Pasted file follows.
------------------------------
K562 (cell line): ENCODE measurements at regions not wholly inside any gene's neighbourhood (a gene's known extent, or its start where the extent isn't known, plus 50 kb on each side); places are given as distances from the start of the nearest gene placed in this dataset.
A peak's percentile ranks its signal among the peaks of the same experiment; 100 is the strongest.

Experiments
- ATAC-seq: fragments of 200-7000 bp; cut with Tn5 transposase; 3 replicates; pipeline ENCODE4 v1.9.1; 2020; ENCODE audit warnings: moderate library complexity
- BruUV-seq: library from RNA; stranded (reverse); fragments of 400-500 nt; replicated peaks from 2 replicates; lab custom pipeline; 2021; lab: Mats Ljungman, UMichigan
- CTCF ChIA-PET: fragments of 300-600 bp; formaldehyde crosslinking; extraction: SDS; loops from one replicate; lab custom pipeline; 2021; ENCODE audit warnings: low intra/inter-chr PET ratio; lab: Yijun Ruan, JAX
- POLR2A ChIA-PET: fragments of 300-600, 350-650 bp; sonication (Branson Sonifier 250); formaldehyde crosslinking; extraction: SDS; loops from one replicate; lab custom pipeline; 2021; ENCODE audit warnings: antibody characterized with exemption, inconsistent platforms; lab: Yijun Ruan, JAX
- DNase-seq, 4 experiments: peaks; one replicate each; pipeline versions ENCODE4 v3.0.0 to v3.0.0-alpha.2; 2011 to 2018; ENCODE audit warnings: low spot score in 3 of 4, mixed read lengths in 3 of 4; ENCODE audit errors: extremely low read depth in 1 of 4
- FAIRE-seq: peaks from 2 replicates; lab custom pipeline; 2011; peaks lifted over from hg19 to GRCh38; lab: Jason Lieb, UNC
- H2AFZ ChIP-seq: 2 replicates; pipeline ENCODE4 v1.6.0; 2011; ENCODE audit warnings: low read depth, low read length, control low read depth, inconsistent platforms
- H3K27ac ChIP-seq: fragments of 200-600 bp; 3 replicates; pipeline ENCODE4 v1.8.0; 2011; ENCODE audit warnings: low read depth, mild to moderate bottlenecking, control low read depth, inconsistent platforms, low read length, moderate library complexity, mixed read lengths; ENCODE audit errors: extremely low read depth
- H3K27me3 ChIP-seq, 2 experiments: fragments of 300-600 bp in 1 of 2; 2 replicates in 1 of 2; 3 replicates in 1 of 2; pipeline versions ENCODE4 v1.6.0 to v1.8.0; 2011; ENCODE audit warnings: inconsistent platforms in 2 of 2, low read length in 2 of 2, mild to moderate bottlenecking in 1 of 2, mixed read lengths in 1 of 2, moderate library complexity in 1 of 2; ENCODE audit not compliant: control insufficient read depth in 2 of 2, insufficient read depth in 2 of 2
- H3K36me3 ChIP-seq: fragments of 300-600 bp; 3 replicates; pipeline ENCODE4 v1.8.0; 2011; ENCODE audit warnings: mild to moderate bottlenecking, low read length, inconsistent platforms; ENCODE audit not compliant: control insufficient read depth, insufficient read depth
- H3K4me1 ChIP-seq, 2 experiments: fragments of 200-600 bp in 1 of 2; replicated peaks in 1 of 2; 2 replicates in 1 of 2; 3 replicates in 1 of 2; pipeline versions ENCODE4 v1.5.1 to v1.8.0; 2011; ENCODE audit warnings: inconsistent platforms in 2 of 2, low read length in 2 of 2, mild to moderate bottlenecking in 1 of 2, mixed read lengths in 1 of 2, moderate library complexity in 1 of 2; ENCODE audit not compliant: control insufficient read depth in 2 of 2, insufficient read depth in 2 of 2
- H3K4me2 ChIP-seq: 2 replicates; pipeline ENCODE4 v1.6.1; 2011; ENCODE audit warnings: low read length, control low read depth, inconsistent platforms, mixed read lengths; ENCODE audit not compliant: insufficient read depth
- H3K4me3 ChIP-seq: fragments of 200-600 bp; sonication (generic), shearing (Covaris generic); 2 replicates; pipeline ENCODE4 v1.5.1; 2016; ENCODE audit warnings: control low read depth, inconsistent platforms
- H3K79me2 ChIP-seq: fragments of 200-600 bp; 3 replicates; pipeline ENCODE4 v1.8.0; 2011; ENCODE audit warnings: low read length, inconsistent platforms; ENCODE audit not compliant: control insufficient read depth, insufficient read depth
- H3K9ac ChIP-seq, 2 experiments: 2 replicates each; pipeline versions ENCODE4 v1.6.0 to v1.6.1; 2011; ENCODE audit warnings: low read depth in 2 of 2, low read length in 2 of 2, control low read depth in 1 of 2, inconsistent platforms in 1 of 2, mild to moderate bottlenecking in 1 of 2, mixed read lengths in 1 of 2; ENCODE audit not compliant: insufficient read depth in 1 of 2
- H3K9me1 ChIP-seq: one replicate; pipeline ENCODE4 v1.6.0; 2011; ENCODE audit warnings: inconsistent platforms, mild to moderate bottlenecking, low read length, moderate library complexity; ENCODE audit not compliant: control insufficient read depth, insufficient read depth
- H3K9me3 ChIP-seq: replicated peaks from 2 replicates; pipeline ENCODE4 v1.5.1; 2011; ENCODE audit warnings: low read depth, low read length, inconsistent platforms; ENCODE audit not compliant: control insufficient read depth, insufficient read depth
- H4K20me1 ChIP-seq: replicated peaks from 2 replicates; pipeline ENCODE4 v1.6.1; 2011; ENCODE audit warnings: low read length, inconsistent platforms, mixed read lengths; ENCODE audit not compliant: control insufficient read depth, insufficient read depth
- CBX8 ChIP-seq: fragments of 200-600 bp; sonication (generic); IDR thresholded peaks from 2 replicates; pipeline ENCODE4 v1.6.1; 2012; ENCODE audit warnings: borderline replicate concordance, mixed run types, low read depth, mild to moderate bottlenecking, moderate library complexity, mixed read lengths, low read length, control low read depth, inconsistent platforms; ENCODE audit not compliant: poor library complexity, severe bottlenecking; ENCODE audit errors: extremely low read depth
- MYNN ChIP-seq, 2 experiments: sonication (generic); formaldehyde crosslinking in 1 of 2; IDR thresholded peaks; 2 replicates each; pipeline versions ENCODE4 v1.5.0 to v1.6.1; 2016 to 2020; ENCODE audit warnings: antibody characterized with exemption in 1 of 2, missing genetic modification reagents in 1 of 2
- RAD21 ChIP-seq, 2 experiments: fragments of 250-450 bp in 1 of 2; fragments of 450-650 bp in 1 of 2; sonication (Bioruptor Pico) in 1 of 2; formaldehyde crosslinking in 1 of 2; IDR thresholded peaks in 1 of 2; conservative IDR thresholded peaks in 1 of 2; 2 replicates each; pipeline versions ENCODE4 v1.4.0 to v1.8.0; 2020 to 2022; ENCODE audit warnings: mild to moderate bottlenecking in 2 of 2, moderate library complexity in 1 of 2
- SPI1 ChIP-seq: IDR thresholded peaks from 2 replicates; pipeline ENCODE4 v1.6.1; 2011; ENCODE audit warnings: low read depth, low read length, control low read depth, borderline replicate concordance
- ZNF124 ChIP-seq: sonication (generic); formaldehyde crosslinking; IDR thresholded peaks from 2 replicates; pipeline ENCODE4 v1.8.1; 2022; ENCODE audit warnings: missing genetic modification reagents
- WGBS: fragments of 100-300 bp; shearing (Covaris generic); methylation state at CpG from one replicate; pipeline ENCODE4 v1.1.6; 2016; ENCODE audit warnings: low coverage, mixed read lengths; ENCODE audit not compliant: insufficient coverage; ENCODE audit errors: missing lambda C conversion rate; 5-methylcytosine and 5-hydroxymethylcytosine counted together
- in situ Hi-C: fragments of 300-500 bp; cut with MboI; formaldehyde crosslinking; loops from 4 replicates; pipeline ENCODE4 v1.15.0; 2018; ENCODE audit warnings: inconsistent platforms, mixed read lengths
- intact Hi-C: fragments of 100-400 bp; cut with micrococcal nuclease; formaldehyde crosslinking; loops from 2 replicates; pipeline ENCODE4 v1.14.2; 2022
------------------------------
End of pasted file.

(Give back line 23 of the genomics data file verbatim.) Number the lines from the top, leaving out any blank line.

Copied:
- MYNN ChIP-seq, 2 experiments: sonication (generic); formaldehyde crosslinking in 1 of 2; IDR thresholded peaks; 2 replicates each; pipeline versions ENCODE4 v1.5.0 to v1.6.1; 2016 to 2020; ENCODE audit warnings: antibody characterized with exemption in 1 of 2, missing genetic modification reagents in 1 of 2